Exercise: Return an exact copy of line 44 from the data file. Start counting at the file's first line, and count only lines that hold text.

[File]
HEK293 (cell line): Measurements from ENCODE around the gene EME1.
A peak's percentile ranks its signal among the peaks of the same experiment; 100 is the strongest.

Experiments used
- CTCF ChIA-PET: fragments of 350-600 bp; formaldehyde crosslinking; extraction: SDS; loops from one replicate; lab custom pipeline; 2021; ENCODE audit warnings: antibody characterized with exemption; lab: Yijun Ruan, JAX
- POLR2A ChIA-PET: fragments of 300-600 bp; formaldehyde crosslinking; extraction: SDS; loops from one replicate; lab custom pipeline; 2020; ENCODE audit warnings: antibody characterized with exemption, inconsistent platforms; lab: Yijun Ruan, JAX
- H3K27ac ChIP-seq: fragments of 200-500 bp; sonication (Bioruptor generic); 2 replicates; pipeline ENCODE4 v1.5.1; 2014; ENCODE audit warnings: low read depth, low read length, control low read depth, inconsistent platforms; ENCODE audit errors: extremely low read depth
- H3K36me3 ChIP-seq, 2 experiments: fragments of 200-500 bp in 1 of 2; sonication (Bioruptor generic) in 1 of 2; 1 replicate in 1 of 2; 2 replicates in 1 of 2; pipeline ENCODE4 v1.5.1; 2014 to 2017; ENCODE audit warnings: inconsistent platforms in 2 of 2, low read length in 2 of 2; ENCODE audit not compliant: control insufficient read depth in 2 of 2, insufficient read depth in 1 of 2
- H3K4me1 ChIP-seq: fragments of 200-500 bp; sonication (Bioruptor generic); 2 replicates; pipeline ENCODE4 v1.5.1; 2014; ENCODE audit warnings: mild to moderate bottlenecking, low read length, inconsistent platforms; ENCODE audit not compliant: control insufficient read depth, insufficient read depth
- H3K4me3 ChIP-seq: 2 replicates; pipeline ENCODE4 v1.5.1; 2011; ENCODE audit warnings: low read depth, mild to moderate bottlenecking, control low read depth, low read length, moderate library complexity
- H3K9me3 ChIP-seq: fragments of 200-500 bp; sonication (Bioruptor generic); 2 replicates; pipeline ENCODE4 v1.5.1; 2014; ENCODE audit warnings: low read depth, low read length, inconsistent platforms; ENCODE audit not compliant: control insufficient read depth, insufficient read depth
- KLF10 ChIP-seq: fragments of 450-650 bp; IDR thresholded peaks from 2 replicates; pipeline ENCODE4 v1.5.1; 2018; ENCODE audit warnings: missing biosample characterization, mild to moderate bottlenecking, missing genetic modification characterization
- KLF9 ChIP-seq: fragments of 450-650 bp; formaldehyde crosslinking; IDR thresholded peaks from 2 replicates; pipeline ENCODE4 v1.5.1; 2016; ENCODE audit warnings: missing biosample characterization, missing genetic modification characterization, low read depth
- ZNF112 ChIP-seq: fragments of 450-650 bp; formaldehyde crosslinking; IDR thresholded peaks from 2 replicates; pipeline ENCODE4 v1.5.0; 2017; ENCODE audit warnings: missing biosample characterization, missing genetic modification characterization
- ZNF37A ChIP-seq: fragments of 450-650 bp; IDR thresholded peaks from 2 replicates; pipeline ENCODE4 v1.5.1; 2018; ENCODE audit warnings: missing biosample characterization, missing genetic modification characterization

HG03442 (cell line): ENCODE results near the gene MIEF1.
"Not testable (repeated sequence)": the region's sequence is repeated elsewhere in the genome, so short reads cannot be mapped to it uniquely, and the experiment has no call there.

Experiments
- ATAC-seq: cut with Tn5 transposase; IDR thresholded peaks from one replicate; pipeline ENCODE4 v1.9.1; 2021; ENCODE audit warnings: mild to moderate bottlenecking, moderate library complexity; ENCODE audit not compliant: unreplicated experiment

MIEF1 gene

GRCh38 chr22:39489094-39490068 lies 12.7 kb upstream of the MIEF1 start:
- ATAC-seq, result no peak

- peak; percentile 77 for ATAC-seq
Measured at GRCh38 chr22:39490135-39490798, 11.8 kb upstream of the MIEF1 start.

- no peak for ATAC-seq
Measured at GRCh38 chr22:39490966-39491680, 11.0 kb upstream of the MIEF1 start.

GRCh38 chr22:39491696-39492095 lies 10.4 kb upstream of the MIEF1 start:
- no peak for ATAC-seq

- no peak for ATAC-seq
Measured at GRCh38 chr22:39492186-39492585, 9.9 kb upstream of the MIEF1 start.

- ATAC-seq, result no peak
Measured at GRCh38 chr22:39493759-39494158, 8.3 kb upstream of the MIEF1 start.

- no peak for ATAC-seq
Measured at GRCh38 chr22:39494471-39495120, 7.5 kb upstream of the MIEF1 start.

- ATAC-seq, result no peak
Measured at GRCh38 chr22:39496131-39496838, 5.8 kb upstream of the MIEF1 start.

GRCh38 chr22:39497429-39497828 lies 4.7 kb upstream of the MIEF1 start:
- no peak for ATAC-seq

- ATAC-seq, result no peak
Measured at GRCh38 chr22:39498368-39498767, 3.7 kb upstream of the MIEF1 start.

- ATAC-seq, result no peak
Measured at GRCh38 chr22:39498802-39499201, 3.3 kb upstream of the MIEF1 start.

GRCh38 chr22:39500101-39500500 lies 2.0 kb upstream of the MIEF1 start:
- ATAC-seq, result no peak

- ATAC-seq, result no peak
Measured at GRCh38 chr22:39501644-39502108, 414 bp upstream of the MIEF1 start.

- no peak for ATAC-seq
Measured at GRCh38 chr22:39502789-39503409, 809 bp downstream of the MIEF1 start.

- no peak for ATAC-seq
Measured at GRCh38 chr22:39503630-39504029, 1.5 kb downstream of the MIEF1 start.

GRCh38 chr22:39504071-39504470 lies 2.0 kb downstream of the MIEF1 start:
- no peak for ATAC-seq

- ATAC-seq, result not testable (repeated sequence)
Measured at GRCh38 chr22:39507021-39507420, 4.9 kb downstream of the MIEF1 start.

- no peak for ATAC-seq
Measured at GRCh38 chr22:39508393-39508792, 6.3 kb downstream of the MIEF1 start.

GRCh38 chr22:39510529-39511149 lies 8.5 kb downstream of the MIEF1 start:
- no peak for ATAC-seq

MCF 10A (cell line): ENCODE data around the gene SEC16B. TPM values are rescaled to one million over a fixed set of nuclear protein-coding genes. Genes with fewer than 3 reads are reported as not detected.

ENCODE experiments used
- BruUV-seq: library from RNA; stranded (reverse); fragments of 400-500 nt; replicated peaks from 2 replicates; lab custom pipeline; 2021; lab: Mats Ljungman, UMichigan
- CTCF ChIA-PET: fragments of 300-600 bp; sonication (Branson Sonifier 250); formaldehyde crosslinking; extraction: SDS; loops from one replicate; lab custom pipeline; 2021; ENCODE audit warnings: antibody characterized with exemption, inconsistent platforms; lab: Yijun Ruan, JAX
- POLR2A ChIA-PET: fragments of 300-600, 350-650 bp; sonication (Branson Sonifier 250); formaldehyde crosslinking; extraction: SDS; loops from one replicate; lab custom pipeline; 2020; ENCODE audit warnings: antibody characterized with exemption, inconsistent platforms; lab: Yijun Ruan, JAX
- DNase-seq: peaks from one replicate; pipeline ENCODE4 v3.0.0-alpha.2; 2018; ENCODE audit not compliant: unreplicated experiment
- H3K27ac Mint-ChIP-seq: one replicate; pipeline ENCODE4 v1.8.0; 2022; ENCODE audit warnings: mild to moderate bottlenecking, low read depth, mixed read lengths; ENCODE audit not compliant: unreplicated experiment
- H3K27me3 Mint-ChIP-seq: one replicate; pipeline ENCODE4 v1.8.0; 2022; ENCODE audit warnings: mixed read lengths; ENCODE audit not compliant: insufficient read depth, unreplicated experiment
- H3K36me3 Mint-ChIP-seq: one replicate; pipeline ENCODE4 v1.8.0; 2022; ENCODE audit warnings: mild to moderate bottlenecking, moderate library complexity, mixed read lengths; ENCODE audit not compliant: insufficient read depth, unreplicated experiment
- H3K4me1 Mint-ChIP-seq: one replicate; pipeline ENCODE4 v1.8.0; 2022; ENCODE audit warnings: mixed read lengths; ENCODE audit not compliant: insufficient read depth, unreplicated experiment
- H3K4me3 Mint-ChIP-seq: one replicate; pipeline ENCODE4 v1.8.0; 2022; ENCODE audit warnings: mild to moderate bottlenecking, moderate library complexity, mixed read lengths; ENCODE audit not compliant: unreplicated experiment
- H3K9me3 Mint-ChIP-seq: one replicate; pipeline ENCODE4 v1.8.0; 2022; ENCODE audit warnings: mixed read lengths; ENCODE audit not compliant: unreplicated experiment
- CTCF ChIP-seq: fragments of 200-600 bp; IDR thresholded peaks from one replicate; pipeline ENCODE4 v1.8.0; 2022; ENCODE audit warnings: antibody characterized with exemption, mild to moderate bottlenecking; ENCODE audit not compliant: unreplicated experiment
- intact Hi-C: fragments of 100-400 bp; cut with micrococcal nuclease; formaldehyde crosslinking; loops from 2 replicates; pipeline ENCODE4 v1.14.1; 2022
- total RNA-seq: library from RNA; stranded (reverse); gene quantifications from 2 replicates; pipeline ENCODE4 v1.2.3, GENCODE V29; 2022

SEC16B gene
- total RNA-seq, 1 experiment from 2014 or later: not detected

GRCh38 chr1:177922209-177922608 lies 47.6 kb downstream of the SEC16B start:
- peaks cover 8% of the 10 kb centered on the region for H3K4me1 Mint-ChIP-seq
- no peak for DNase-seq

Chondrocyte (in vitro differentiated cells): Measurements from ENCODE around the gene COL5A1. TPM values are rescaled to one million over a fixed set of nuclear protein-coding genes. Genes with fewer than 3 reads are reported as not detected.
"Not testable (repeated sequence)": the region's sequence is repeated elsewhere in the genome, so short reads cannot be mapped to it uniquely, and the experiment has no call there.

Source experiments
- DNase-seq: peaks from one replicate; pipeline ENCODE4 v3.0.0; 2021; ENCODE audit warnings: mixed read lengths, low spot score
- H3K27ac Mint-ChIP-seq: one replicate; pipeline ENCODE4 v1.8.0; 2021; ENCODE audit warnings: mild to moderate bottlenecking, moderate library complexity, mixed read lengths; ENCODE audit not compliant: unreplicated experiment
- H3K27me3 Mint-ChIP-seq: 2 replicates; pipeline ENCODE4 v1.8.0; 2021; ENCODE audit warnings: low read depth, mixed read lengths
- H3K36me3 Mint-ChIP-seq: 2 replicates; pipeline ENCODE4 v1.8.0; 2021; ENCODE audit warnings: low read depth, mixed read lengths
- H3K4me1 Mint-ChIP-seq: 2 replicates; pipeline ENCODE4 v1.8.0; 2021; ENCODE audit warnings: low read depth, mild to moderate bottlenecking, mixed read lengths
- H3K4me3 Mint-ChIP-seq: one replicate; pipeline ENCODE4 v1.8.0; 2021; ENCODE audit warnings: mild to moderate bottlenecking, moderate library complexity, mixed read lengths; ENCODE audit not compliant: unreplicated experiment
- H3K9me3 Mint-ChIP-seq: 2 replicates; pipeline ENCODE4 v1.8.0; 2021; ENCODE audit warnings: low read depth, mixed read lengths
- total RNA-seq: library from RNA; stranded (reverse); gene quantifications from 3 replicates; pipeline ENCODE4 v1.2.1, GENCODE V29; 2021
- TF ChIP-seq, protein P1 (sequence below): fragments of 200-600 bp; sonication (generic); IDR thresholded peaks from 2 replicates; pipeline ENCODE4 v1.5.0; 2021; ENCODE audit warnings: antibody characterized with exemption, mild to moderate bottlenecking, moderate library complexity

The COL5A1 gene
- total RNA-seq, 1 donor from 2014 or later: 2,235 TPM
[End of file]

- ATAC-seq, result no peak